Once released, you will face probation again, where you can be returned to prison for something as simple as being 5 minutes late reporting in to the officer. This happens all the time to those trapped in the system. You are constantly visited at your home and work, and must report in randomly, often within less than 30 minutes after you are called for drug screens or meetings with the probation officer.
And of course, the time lost doesn’t end there. The stigma of being a criminal will follow you the rest of your life. You will have to face questions from family, friends, and employers. You will always be subject to the discomfort of those around you, even if you have a non-violent crime or didn’t harm anyone – which you will have to explain almost daily to those who come into your life.
It would seem, after all, that the actual time you do in your sentence is minimal compared to the extensive lingering effects of the time immediately before and after the investigation is conducted. The stress and anxiety is a heavy burden, that most people hopefully will never have to experience.
Most people think that the loss of money is limited to attorney and legal fees, but this is only scratching the surface. I lost the potential to make money once I was first raided at home. This incident was very public. It seems that law enforcement does this either without regard of how this might affect individuals or does this in order to apply the additional pressure of stress associated with the hardships faced – to help you cave to signing a plea deal. In this case, I lost my current position at a well-paying company, as well as the immediate potential to make money based upon my experience and reputation.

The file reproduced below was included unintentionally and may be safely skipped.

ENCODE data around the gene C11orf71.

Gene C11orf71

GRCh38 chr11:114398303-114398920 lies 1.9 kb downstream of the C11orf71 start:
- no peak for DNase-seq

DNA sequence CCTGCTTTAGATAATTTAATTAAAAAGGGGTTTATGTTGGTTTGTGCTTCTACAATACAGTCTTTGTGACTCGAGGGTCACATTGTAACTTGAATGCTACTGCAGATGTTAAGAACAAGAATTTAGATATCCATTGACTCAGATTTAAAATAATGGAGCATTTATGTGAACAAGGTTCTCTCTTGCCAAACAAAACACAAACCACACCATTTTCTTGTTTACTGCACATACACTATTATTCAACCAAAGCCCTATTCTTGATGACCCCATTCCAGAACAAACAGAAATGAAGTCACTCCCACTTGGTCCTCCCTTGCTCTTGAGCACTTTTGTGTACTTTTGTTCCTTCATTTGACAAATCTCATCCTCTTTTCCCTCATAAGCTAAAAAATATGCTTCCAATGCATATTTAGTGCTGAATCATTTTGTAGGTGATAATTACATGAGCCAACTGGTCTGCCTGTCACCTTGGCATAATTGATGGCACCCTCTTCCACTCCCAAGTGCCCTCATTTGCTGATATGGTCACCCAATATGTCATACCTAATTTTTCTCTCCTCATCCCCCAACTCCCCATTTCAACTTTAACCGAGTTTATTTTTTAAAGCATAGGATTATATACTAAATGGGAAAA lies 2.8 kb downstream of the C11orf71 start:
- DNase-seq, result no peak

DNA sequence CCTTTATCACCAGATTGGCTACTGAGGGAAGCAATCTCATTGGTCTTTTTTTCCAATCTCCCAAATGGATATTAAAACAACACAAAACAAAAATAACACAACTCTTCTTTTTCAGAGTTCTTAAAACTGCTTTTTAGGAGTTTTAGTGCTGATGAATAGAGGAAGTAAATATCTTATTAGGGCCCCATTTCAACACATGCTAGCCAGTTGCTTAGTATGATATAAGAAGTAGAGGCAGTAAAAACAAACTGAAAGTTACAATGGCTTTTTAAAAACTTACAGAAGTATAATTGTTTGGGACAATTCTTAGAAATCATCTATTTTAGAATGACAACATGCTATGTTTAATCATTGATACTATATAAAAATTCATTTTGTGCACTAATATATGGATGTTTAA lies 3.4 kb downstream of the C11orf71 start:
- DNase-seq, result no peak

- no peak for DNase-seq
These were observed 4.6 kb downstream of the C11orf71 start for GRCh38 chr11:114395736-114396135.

I of course lost money with all the attorney fees associated with representation. Those with limited assets or income are provided legal resources at little or no cost. For those making a decent wage or in possession of a home, are forced to pay their own way through the legal system, which often isn’t an option. For many people, this means selling their homes with all the hard-earned (and taxed) dollars they have worked for so long and so hard for. Much less, by being wrapped up in the legal system, you have to pay for these large expenses often after losing a position with a decent wage.
The cost don’t stop there. For me, my case was not prosecuted in Dallas, where I lived. They choose to prosecute out of Albany, NY. There were several times I was required to go to New York. On a couple of occasions, I was required to meet with attorneys in New York, which the dates were either later moved or cancelled, leaving me with travel expenses which I had to pay for in advance. There was no way to recover this lost money. Furthermore, every single court hearing, I had to fly out there and pay for arrangements just to attend a hearing with might be as short as 30 minutes. This took away from several productive ways which I might be working, as well as high costs associated with short notice travel, where flights can be very expensive.